Synonym(s) Sicca syndrome
Status Under evaluation
What is Sjögren’s syndrome
Sjögren’s syndrome is a chronic autoimmune disorder characterized by the triad of dry eyes (keratoconjunctiva sicca), sensation of oral dryness (xerostomia) and/or swelling of the salivary glands secondary to lymphocytic infiltration and destruction of the exocrine glands.
Sjögren’s syndrome may occur independently (primary SS, pSS) or associated with another disorder (secondary SS, sSS) such as rheumatoid arthritis, systemic lupus erythematosus and systemic sclerosis.
Overall prognosis is good but the main symptoms of dryness, fatigue and pain are disabling. More than 50% of cases develop systemic features whose symptoms have an important impact on the function of different organs and on quality of life.
What is the estimated number of patients affected by the condition?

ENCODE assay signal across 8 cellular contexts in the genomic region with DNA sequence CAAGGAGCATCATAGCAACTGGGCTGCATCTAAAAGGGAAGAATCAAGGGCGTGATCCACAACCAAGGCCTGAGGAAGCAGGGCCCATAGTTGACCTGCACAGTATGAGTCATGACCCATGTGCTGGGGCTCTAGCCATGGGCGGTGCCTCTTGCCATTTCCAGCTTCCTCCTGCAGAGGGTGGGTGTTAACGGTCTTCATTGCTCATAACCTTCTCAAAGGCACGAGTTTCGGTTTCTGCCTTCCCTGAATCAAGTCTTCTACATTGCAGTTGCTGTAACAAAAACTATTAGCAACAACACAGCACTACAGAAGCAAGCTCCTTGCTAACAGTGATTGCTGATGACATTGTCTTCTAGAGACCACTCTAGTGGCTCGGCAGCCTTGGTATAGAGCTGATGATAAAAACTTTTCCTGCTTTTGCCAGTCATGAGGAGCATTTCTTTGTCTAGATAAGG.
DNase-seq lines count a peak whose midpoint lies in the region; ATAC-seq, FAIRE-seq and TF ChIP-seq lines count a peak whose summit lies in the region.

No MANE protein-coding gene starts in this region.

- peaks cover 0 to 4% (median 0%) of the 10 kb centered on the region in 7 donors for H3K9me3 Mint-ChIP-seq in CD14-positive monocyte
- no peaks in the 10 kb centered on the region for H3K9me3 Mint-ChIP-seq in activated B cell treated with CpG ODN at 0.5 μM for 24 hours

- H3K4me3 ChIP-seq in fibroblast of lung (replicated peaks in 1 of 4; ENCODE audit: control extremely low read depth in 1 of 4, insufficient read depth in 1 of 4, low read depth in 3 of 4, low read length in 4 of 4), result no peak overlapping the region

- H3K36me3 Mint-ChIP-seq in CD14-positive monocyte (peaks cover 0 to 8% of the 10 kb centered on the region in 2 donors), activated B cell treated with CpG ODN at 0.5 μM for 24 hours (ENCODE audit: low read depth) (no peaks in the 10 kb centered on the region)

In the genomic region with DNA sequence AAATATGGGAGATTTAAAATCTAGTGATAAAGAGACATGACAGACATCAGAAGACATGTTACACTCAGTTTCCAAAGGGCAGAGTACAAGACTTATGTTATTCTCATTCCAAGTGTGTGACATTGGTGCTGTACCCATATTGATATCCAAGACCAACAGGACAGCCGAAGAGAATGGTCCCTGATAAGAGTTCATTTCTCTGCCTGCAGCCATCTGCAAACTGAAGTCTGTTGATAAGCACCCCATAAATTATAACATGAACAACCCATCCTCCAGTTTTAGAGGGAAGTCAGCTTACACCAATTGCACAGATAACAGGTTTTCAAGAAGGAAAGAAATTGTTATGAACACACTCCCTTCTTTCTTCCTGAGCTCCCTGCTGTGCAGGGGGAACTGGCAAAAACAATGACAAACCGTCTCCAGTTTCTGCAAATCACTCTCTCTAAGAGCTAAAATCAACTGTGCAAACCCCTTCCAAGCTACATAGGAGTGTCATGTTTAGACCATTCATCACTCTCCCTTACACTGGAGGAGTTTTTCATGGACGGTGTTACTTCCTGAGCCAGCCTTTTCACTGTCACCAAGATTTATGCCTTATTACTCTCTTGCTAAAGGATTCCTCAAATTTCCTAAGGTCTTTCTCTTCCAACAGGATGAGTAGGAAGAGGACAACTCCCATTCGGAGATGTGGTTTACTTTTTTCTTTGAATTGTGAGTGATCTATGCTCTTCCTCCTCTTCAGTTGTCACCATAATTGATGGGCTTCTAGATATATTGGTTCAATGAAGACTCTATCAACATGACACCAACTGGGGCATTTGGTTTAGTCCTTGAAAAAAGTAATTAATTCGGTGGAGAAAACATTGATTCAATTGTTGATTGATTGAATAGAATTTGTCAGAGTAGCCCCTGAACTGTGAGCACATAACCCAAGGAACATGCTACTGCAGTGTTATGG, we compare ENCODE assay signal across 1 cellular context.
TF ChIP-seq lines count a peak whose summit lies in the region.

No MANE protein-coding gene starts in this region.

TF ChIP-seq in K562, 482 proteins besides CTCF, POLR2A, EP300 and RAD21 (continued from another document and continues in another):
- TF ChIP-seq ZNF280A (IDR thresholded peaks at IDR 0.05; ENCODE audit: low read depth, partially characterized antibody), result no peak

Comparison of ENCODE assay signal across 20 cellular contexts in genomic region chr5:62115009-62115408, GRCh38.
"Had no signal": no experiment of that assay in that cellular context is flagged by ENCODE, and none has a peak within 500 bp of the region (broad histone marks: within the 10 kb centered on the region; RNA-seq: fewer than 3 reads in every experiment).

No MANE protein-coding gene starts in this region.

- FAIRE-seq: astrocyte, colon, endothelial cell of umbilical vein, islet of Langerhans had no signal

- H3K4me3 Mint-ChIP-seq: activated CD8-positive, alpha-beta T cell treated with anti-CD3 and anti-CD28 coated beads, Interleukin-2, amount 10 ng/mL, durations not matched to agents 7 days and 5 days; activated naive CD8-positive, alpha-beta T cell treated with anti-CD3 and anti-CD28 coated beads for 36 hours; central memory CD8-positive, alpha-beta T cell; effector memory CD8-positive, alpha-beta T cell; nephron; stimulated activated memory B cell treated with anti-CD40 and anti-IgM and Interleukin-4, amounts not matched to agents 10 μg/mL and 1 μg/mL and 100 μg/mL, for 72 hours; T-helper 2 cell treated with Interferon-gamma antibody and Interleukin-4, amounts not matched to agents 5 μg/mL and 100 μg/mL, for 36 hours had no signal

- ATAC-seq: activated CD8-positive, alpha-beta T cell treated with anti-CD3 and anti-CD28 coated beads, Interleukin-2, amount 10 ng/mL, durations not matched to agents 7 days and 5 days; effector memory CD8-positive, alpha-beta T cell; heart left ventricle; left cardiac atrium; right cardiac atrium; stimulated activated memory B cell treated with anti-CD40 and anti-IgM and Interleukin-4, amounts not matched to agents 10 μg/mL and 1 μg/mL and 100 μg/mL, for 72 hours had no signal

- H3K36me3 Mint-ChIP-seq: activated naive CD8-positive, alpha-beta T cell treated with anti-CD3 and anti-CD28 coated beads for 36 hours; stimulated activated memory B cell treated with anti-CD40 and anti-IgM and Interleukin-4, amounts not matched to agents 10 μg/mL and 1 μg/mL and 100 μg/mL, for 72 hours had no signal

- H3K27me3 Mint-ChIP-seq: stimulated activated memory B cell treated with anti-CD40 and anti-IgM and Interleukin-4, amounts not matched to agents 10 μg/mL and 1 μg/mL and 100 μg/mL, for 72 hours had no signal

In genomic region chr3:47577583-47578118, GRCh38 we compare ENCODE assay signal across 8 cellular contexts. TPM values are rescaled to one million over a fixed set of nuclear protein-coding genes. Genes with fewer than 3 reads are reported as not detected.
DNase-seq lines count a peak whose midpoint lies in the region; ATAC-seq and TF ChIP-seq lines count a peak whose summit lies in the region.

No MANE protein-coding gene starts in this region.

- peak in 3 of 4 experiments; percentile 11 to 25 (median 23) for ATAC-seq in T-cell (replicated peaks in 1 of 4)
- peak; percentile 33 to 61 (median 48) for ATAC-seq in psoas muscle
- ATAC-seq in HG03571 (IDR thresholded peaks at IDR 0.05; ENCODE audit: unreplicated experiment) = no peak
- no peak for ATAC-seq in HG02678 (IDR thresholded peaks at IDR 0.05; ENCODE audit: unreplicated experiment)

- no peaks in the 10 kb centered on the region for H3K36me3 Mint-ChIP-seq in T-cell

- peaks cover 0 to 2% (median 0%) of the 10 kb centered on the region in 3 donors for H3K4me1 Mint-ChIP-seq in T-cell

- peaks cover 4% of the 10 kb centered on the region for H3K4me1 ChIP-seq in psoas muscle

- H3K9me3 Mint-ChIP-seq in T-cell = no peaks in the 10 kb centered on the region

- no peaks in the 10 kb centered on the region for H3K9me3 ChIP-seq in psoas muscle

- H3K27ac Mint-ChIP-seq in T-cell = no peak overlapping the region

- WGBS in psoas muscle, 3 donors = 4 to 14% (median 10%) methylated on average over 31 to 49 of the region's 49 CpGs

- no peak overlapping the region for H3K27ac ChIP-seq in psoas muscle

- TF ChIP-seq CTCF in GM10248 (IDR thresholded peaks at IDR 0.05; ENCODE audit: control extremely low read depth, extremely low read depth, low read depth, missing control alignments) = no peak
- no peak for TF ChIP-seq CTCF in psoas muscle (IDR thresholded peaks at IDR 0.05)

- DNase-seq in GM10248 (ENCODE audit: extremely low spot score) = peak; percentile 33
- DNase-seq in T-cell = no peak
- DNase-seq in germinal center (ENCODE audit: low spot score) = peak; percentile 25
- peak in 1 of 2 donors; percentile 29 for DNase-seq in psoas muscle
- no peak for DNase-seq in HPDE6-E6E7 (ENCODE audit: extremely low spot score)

Prevalence of Sjögren’s syndrome is estimated at 0.5-1.5% of the population in the Western World.
What treatments are available?
Management is limited to symptomatic treatment: artificial tears, salivary stimulants, saliva substitutes, strict oral hygiene and bi-annual dental visits.
Pilocarpine and cevimeline may be given to increase saliva and tears. Punctual occlusion surgery may be undertaken to treat severe keratoconjunctivitis sicca. Non-steroidal anti-inflammatory drugs can be used to treat joint pain and stiffness. Systemic treatments may include corticosteroids, hydroxychloroquine, immunosuppressants such as cyclophosphamide, methotrexate, leflunamide, azathioprine or cyclosporine, and biologicals (e.g. rituximab).